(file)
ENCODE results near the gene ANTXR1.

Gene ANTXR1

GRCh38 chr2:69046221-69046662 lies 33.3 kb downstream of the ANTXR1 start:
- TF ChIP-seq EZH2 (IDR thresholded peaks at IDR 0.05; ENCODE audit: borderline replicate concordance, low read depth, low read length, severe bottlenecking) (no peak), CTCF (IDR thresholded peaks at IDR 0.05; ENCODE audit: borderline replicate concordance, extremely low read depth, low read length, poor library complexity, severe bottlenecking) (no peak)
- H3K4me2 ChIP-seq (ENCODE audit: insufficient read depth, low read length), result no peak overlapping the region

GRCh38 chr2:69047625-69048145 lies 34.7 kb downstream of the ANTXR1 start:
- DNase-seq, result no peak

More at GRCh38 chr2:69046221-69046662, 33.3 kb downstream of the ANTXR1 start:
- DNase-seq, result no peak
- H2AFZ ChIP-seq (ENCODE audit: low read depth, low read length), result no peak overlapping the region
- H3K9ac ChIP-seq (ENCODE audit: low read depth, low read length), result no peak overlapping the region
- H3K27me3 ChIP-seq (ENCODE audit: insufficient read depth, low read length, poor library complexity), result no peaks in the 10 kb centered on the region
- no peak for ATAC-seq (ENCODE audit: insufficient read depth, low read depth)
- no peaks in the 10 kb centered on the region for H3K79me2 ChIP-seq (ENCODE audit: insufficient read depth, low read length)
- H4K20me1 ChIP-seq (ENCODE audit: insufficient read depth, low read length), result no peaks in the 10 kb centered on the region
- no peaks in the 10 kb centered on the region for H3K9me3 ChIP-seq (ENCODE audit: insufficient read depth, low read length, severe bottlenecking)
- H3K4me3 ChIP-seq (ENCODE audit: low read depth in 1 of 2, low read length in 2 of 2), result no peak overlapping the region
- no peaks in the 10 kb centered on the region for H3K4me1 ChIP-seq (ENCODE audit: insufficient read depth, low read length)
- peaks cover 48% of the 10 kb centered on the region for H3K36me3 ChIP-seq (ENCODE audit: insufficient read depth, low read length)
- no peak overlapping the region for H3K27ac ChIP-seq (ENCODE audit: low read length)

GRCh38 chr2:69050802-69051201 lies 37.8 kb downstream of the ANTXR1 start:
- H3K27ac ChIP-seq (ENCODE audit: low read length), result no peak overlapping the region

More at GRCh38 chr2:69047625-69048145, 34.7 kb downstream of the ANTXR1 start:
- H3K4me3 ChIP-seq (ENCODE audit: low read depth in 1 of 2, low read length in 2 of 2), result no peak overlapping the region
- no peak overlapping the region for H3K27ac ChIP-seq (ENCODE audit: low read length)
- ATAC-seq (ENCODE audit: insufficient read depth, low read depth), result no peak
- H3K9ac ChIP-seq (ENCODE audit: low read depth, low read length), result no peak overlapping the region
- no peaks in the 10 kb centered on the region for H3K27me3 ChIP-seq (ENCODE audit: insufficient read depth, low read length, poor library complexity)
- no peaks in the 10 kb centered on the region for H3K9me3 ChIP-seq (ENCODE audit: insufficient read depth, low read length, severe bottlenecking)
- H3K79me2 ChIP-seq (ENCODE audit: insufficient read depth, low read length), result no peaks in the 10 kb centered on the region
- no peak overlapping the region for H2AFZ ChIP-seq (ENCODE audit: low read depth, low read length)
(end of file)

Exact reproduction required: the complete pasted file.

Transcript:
ENCODE results near the gene ANTXR1.

Gene ANTXR1

GRCh38 chr2:69046221-69046662 lies 33.3 kb downstream of the ANTXR1 start:
- TF ChIP-seq EZH2 (IDR thresholded peaks at IDR 0.05; ENCODE audit: borderline replicate concordance, low read depth, low read length, severe bottlenecking) (no peak), CTCF (IDR thresholded peaks at IDR 0.05; ENCODE audit: borderline replicate concordance, extremely low read depth, low read length, poor library complexity, severe bottlenecking) (no peak)
- H3K4me2 ChIP-seq (ENCODE audit: insufficient read depth, low read length), result no peak overlapping the region

GRCh38 chr2:69047625-69048145 lies 34.7 kb downstream of the ANTXR1 start:
- DNase-seq, result no peak

More at GRCh38 chr2:69046221-69046662, 33.3 kb downstream of the ANTXR1 start:
- DNase-seq, result no peak
- H2AFZ ChIP-seq (ENCODE audit: low read depth, low read length), result no peak overlapping the region
- H3K9ac ChIP-seq (ENCODE audit: low read depth, low read length), result no peak overlapping the region
- H3K27me3 ChIP-seq (ENCODE audit: insufficient read depth, low read length, poor library complexity), result no peaks in the 10 kb centered on the region
- no peak for ATAC-seq (ENCODE audit: insufficient read depth, low read depth)
- no peaks in the 10 kb centered on the region for H3K79me2 ChIP-seq (ENCODE audit: insufficient read depth, low read length)
- H4K20me1 ChIP-seq (ENCODE audit: insufficient read depth, low read length), result no peaks in the 10 kb centered on the region
- no peaks in the 10 kb centered on the region for H3K9me3 ChIP-seq (ENCODE audit: insufficient read depth, low read length, severe bottlenecking)
- H3K4me3 ChIP-seq (ENCODE audit: low read depth in 1 of 2, low read length in 2 of 2), result no peak overlapping the region
- no peaks in the 10 kb centered on the region for H3K4me1 ChIP-seq (ENCODE audit: insufficient read depth, low read length)
- peaks cover 48% of the 10 kb centered on the region for H3K36me3 ChIP-seq (ENCODE audit: insufficient read depth, low read length)
- no peak overlapping the region for H3K27ac ChIP-seq (ENCODE audit: low read length)

GRCh38 chr2:69050802-69051201 lies 37.8 kb downstream of the ANTXR1 start:
- H3K27ac ChIP-seq (ENCODE audit: low read length), result no peak overlapping the region

More at GRCh38 chr2:69047625-69048145, 34.7 kb downstream of the ANTXR1 start:
- H3K4me3 ChIP-seq (ENCODE audit: low read depth in 1 of 2, low read length in 2 of 2), result no peak overlapping the region
- no peak overlapping the region for H3K27ac ChIP-seq (ENCODE audit: low read length)
- ATAC-seq (ENCODE audit: insufficient read depth, low read depth), result no peak
- H3K9ac ChIP-seq (ENCODE audit: low read depth, low read length), result no peak overlapping the region
- no peaks in the 10 kb centered on the region for H3K27me3 ChIP-seq (ENCODE audit: insufficient read depth, low read length, poor library complexity)
- no peaks in the 10 kb centered on the region for H3K9me3 ChIP-seq (ENCODE audit: insufficient read depth, low read length, severe bottlenecking)
- H3K79me2 ChIP-seq (ENCODE audit: insufficient read depth, low read length), result no peaks in the 10 kb centered on the region
- no peak overlapping the region for H2AFZ ChIP-seq (ENCODE audit: low read depth, low read length)